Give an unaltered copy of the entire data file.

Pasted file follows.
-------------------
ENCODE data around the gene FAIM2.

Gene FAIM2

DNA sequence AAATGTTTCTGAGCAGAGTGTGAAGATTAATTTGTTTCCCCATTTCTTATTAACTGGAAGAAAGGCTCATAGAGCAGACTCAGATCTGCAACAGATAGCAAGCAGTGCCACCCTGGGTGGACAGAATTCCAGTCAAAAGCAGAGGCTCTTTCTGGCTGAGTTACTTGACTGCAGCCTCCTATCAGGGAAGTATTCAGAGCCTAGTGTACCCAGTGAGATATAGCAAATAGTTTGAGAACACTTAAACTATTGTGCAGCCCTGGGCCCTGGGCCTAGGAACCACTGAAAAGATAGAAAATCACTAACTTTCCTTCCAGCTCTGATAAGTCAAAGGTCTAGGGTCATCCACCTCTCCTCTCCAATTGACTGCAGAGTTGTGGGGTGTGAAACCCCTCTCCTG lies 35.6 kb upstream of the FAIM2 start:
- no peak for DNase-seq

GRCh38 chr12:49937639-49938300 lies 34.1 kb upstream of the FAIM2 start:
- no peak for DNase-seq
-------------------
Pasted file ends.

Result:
ENCODE data around the gene FAIM2.

Gene FAIM2

DNA sequence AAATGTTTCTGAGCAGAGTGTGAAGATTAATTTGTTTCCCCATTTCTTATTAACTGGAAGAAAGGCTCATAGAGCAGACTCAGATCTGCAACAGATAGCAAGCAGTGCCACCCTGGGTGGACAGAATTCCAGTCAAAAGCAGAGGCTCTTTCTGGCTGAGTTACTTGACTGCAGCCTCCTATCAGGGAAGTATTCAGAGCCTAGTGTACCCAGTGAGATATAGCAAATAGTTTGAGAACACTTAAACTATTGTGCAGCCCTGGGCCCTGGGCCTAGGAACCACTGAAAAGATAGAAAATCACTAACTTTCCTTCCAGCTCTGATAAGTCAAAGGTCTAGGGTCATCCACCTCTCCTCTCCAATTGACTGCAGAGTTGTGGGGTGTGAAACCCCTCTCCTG lies 35.6 kb upstream of the FAIM2 start:
- no peak for DNase-seq

GRCh38 chr12:49937639-49938300 lies 34.1 kb upstream of the FAIM2 start:
- no peak for DNase-seq